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Monday, 2 September, 2002, 09:42 GMT 10:42 UK
Harrison Ford defends sub drama
Harrison Ford in K-19
Ford dismissed the poor box office figures
Harrison Ford and director Kathryn Bigelow have defended controversial nuclear submarine thriller K-19 after bitter protests from veterans.

The story of the submarine crew's 1961 battle to prevent a nuclear meltdown in the Atlantic at a cost of eight lives has fared badly at the US box office.

Bigelow, speaking at the Venice film festival, said her underwater epic was a chance to humanise former Cold War enemies.

Scene from K-19
Eight men lost their lives in the tragedy
But after reading a draft script veterans' groups in Russia decried their portrayal as "a bunch of alcoholics and illiterates".

Although producers say all references to drunken incompetence were cut out of the final film, members of the original crew are still angry.

They say the portrayal by Ford of the captain as a "soulless militant" who is arrested and handcuffed by his officers at one point is "farcical and absurd".

Seven crew members sent an open letter to the Venice festival saying they were "surprised and saddened" that it was being shown.

"It is unthinkably painful to us that this film... will be considered a reference upon which the new generation of film-goers including our own children will form ideas about us and our comrades."

Producers' motivations

But Ford said there had been efforts to explain to veterans the aims of the film.

"When we started the film there were some questions among the crew about our motivations and we met with many of the survivors and... represented our intention to acknowledge the sacrifice that those men made.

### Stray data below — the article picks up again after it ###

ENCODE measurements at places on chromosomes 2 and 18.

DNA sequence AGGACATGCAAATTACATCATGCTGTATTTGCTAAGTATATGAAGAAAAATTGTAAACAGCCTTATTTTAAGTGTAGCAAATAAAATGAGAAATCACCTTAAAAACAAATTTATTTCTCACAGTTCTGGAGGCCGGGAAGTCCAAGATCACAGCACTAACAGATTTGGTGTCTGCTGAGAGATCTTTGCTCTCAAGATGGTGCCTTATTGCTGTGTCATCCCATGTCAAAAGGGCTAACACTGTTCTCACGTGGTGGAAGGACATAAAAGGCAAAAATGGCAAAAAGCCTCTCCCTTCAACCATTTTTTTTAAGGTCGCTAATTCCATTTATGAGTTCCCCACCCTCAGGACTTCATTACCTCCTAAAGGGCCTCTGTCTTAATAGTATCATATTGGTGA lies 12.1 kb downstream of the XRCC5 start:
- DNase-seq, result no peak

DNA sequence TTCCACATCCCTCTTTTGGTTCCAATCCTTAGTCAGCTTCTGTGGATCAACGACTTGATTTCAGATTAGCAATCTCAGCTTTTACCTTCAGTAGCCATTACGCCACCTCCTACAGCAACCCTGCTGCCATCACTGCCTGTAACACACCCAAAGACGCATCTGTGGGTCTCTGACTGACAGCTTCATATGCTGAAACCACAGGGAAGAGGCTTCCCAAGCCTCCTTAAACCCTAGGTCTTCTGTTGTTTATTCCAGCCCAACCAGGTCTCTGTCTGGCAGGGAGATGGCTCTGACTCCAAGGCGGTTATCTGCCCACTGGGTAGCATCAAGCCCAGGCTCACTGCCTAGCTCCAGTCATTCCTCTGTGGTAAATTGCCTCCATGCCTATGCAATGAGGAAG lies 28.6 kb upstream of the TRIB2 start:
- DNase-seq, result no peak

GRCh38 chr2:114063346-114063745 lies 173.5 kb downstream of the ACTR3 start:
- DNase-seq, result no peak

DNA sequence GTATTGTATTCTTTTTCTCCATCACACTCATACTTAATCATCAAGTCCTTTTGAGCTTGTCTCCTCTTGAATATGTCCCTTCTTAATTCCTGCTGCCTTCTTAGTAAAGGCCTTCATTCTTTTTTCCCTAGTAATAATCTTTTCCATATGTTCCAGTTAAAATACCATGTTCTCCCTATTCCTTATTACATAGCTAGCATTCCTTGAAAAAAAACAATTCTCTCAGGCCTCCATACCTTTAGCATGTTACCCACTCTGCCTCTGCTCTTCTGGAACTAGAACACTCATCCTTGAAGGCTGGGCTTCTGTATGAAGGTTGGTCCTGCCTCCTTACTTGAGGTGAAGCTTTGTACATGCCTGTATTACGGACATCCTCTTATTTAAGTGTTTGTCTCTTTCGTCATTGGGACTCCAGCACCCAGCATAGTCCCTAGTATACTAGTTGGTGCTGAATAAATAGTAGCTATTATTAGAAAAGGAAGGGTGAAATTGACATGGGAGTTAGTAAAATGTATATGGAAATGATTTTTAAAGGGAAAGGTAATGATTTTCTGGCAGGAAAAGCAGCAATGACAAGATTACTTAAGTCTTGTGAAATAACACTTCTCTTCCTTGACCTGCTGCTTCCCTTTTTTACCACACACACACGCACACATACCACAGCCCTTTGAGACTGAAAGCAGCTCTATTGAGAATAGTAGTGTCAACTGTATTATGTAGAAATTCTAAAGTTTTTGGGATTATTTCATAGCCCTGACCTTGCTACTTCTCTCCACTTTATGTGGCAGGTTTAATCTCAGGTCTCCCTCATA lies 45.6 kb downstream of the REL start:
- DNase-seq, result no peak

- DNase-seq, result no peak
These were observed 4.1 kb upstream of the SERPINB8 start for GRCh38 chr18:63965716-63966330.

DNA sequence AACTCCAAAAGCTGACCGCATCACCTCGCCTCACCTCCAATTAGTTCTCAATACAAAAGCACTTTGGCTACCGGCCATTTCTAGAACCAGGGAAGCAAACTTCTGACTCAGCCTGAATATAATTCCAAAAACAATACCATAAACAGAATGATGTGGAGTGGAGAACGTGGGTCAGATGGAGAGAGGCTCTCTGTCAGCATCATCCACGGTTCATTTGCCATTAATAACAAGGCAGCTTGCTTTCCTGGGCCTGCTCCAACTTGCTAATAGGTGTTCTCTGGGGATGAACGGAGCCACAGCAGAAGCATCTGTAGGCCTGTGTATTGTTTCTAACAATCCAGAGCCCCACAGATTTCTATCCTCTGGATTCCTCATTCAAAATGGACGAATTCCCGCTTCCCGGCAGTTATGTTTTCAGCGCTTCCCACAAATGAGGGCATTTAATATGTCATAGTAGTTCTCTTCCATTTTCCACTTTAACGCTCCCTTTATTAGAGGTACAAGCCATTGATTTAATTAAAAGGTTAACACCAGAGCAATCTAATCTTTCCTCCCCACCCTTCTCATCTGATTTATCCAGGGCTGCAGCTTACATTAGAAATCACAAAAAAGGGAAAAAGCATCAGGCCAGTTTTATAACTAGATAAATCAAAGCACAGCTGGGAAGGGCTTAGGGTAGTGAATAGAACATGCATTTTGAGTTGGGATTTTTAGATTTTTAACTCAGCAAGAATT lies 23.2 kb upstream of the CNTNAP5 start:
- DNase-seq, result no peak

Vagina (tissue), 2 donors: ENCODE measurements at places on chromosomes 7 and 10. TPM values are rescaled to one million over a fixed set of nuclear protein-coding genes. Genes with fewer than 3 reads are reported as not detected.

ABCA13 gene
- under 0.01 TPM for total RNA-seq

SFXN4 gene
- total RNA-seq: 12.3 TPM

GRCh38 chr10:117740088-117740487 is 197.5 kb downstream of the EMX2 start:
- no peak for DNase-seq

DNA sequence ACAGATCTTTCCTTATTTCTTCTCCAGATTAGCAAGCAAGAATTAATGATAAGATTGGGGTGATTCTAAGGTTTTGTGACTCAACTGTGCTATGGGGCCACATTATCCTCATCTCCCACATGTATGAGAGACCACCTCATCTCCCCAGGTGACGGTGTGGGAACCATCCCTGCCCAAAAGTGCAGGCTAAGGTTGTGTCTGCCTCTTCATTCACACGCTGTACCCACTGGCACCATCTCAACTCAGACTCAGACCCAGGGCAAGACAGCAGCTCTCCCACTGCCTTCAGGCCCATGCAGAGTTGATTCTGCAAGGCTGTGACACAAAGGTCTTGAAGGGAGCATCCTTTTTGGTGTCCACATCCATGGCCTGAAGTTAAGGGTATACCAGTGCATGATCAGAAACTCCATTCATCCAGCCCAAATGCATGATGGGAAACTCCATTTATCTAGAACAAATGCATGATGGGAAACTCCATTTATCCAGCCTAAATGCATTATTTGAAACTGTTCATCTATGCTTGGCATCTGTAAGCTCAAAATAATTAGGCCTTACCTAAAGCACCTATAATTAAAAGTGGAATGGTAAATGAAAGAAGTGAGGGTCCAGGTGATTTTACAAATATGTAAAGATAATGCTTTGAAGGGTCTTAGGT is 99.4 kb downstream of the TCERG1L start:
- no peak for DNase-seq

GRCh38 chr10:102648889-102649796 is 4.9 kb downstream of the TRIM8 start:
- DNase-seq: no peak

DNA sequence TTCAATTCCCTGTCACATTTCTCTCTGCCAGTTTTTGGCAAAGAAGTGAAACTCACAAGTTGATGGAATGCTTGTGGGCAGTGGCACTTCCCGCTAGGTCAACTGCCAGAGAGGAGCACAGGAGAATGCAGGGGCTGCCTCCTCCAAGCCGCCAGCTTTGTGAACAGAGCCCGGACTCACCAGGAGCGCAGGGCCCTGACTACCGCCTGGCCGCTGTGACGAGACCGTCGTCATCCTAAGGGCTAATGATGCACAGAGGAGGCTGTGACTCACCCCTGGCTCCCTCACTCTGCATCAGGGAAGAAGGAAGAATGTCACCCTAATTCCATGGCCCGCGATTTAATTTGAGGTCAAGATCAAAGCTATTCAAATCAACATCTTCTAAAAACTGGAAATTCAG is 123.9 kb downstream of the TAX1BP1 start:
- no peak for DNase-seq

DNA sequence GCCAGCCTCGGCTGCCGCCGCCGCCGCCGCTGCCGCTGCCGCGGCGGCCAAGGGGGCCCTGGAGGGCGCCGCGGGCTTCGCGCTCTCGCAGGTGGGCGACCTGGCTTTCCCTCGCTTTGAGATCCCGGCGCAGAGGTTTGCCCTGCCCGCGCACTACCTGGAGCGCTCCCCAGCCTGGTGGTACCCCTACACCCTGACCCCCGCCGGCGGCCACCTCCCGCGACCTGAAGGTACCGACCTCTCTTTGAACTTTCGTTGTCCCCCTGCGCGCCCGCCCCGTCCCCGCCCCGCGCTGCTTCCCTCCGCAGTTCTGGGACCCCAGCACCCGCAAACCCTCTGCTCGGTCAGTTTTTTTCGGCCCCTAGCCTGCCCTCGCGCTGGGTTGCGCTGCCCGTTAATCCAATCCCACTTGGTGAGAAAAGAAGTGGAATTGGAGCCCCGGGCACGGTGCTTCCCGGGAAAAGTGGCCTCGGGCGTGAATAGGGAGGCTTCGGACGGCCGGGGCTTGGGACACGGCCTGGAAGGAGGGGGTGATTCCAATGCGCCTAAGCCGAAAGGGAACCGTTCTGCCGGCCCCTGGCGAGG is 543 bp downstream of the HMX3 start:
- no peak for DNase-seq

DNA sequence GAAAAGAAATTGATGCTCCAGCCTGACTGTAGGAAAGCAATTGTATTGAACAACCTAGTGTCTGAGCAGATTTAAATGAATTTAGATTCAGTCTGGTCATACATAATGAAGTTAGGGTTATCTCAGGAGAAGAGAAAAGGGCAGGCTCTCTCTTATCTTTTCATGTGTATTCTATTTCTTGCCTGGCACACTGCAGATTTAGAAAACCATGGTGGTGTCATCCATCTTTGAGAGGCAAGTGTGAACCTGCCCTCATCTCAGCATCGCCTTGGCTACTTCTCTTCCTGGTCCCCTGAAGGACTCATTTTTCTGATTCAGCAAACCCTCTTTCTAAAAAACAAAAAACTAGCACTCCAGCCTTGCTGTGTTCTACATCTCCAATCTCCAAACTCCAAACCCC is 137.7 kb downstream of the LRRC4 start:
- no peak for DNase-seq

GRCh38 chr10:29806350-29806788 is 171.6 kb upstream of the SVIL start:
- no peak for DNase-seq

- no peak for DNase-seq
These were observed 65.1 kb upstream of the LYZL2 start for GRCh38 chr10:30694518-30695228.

"I think the concerns were addressed years ago."

Edoardo Ponti and Sophia Loren
Loren has been accused of helping her son
Bigelow said not all the survivors had complained about the script.

"I have spent a lot of time between 1995 and 2000 meeting with survivors while making the script.

"Many times in my meetings I would find myself embraced by them with tear-stained faces saying you must tell our story."

Few American films have taken the Soviet perspective, and Bigelow hopes this unusual aspect will help win over European audiences.

"The single-most inspiring element of this picture is the theme of humanity - and that's able to cross all geopolitical lines," Bigelow insisted.

"It's an opportunity perhaps to heal old wounds."

Common humanity

Ford agreed, insisting: "The international language of film is emotion.

"Our common humanity is exercised by seeing how people react to a situation that may be tragic."

K-19 opened in the US in mid-July and had earned $34m (£22m) up to last week - putting it in 51st place among this year's releases, according to the Box Office Report website.

Steven Soderbergh and Jules Asner
Soderbergh has had Oscar success
Meanwhile, veteran comedy director Dino Risi, who accused Sophia Loren of carrying out "Operation Mamma" to get her son's first film shown at the festival, says people took his comments too seriously.

"I was joking," he told the Corriere della Sera newspaper. "I wrote her an affectionate little apology note."

Loren returned to the Venice festival after years away to promote her son Edoardo Ponti's film Between Strangers, which she also stars in. The film received weak reviews and a number of boos from critics at its première.

And Steven Soderbergh is using his time at Venice to attack critics who "don't get" his new film Full Frontal.

Full of stars like Julia Roberts and David Duchovny, appearing for a pittance, the low budget hand-held film tells the story of quirky and dysfunctional relationships in Los Angeles.

"The critics have taken Full Frontal seriously whereas in fact it is a satire," Soderbergh told reporters.

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